EPHRATA - Juvenile crime in Grant County has seen a 25 percent drop in the last four years, according to Grant County Prosecutor Angus Lee.
Since increasing by 3 percent from 2007 to 2008, there has been a steady decline in juvenile crime each year. The largest drop occurs most recently from 2011 to 2012 when there was a 13 percent decrease.
"Juvenile crime has always been a priority for me," Lee said recently. "In 2009 we started prosecuting with a focus on preventing future crime by making sure there were swift and certain sanctions for juvenile offenders."
In 2008, there were 1,123 requests to file juvenile charges. Four years later, that number dropped to 836 requests for juvenile charges.
Violent crimes involving juveniles are also trending down.
Lee stated there were only 25 violent felonies in 2012, down from 43 in 2007 and 2008.
Lee attributes the drop in juvenile crime to effective policing by law enforcement and improvements to the juvenile division of the prosecutor's office.
After an increase in juvenile crime in 2008, the size of the juvenile crime prosecution team was doubled.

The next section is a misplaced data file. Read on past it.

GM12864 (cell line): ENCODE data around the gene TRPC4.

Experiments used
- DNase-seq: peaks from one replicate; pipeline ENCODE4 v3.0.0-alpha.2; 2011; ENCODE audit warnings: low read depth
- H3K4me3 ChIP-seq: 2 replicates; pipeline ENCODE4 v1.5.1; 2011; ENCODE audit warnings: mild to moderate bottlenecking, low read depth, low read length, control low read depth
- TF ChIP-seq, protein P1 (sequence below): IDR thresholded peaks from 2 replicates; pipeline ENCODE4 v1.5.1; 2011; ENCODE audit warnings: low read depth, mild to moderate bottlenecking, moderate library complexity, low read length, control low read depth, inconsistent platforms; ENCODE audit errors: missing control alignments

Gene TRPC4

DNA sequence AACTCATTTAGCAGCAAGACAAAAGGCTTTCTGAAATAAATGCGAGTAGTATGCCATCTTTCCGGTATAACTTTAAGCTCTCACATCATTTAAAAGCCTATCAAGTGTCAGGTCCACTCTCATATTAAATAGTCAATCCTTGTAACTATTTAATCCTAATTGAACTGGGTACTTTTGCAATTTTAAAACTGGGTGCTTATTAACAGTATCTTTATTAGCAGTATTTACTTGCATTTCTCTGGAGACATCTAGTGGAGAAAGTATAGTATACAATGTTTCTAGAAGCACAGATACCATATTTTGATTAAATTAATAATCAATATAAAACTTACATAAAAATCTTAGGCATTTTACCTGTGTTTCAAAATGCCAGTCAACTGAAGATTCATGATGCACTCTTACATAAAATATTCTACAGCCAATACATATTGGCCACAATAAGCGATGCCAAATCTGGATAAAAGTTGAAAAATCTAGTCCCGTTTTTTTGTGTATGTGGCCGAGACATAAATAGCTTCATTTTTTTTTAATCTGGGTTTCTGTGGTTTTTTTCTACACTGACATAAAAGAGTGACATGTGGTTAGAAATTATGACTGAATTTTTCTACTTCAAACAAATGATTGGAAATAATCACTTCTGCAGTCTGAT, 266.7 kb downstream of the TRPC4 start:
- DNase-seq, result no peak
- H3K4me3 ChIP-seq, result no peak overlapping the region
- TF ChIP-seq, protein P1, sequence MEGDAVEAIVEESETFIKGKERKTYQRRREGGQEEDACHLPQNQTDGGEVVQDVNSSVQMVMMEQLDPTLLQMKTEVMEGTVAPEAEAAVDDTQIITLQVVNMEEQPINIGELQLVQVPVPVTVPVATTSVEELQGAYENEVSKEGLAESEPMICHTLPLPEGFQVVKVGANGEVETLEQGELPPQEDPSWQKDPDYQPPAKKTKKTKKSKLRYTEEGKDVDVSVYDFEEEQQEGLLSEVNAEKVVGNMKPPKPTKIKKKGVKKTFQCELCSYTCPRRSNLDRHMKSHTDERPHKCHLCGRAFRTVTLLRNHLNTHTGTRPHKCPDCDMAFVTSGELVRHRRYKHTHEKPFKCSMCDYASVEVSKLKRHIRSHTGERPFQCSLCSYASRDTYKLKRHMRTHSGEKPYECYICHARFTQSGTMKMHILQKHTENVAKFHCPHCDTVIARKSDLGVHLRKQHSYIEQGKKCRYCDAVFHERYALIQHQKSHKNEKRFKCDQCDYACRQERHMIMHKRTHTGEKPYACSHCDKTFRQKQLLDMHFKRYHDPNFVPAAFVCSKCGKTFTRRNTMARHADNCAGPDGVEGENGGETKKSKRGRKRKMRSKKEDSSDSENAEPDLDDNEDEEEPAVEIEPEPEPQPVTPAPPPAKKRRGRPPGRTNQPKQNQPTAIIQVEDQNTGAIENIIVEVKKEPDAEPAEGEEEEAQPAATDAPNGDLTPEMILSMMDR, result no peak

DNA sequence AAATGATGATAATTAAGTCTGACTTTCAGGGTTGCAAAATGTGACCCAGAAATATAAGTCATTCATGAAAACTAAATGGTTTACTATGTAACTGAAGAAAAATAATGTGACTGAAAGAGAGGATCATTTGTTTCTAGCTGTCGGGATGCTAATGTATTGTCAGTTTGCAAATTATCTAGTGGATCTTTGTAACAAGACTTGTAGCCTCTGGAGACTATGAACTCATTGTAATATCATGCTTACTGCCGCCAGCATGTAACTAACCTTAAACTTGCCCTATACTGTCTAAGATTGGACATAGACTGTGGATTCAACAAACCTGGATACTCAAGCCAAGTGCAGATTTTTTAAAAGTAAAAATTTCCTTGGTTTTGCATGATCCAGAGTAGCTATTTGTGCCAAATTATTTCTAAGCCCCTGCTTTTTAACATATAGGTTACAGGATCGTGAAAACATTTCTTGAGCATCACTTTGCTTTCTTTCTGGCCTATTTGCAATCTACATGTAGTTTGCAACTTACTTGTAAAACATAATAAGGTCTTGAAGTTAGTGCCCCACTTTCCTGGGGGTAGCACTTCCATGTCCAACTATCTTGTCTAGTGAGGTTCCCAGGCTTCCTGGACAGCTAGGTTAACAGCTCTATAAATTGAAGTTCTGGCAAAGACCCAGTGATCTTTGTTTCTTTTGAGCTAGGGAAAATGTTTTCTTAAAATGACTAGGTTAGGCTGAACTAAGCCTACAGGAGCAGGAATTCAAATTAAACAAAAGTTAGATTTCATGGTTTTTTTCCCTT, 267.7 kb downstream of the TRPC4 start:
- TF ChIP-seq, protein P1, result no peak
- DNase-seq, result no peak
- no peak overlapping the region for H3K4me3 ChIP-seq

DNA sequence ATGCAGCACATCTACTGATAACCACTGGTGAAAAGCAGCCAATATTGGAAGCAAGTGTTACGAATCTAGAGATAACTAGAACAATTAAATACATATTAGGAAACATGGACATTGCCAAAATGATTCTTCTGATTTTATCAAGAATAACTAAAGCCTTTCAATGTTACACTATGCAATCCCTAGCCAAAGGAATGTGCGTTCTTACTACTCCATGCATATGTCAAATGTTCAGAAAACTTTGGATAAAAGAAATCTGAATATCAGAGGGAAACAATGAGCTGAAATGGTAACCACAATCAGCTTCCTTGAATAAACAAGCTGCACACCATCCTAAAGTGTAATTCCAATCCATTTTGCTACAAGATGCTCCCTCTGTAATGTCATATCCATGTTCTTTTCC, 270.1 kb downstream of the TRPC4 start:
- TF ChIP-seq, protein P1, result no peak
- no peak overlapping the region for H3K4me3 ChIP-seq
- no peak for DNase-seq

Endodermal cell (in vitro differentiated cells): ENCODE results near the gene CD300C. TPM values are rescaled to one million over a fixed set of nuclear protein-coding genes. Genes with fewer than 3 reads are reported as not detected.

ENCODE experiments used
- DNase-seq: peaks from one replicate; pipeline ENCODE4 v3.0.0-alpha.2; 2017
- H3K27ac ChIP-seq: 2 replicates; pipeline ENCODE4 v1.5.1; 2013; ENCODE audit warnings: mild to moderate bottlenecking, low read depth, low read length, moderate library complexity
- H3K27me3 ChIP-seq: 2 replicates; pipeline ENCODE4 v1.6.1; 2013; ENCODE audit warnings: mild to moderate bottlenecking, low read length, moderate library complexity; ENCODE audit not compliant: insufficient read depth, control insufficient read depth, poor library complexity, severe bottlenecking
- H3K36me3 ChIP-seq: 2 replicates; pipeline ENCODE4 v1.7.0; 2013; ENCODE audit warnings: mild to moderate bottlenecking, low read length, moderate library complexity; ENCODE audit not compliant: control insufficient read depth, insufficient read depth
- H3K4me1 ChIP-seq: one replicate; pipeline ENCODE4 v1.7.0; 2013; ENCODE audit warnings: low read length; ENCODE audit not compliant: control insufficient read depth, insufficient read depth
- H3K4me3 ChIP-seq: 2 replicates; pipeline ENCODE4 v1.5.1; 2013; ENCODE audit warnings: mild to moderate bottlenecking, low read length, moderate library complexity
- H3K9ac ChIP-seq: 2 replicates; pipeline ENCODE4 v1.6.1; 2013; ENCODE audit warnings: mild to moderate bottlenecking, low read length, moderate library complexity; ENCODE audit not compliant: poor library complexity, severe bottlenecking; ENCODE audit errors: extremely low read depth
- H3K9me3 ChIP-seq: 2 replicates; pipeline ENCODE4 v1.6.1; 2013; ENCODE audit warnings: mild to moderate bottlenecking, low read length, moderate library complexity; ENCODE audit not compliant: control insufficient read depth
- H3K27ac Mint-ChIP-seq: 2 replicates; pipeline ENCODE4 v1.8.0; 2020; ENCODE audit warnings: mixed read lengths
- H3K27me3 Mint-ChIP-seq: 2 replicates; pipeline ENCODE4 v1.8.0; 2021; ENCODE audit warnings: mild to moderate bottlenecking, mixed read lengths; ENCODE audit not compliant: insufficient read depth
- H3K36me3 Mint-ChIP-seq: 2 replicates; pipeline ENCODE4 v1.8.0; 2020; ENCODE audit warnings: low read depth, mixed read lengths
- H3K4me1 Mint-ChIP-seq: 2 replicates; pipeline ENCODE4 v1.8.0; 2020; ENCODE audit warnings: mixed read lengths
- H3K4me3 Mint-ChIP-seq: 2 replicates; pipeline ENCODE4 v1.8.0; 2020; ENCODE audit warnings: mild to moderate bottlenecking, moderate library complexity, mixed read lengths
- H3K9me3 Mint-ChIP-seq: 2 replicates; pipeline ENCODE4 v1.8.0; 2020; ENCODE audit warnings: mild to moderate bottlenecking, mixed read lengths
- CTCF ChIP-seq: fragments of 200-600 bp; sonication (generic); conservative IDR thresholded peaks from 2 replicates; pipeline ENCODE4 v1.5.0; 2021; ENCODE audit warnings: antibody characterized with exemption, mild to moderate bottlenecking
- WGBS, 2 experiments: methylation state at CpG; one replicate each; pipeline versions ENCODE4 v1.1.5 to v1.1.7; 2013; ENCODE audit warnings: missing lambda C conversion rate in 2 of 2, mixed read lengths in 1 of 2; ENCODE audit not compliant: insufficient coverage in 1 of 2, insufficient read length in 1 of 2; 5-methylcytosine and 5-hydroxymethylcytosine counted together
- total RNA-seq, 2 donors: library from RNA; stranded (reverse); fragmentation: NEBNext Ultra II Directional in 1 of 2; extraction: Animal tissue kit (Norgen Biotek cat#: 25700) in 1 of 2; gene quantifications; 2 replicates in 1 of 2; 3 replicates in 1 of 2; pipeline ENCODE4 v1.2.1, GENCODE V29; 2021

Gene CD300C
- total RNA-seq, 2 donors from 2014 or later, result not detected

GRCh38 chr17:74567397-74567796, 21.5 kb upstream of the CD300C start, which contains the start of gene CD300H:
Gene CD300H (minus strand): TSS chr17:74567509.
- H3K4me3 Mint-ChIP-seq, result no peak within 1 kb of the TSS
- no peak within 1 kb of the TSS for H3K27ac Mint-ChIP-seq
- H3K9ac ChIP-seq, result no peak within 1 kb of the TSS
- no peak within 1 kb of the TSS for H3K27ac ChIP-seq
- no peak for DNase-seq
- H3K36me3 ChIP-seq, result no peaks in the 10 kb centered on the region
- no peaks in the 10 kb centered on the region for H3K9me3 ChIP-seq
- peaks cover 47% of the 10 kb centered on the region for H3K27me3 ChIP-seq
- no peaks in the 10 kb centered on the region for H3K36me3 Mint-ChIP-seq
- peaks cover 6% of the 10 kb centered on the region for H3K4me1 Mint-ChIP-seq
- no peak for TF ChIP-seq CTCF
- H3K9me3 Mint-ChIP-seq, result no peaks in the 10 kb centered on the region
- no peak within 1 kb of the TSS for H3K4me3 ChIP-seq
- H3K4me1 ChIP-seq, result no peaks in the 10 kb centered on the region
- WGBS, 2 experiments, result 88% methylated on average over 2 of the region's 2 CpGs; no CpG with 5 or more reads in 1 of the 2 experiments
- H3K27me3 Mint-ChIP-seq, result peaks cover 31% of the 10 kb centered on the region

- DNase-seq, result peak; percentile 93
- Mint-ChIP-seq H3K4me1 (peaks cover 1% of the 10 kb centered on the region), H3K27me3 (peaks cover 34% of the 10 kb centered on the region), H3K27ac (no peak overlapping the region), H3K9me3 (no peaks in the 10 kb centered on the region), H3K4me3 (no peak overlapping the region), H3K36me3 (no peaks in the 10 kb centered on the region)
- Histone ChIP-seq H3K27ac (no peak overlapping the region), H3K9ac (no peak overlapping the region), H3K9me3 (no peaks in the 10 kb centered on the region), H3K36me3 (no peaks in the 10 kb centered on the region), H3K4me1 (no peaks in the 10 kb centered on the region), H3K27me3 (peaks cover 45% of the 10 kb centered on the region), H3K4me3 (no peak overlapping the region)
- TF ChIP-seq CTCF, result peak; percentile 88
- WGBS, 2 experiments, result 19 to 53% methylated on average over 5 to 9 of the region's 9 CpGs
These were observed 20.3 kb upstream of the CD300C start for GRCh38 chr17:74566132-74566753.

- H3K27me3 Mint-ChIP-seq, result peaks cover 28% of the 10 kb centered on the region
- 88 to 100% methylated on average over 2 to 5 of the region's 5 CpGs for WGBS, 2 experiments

Despite the prosecution team doubling, there was no increase in the budget. After he was appointed in 2009, Lee reorganized the prosecutor's office and freed up enough money for a second deputy prosecutor.
Lee believes that a major factor in decreasing crime is prosecuting proactively and hopes this approach will prevent juveniles from turning into career criminals.
Being proactive toward juvenile crime instead of reactive has also translated to the Grant County Sheriff's Office.
Grant County Sheriff Tom Jones stated his deputies have been diligently patrolling the streets and staying visible in the community in hopes of preventing juvenile crime.
However, these numbers only reflect juvenile cases where charges were filed and doesn't take into account investigations where no charges were filed.
According to Moses Lake Police Chief Dave Ruffin, the amount of juvenile cases in Moses Lake that were referred to the prosecutor's office in 2012 was 228. That number is down from 292 cases in 2011.
Even though there seems to be a decrease Ruffin cautions that these numbers do not tell the whole story.
"The unknown is what we have to be careful about," Ruffin said.
Ruffin explained that officers may get a vandalism call or some other crime that is most notably committed by juveniles, but police might never find a suspect so no charges are filed.
Quincy Police Chief Richard Ackerman said that he couldn't confirm if juvenile crime has decreased in the city because he didn't have the statistics in front of him. He said from what he has observed there seems to have been a decrease over the last few years.
Ackerman attributes the apparent decrease to the city's Parks and Recreation Department setting up youth activities.
Lee was unable to confirm if adult crime has decreased this past year because those statistics haven't been released yet.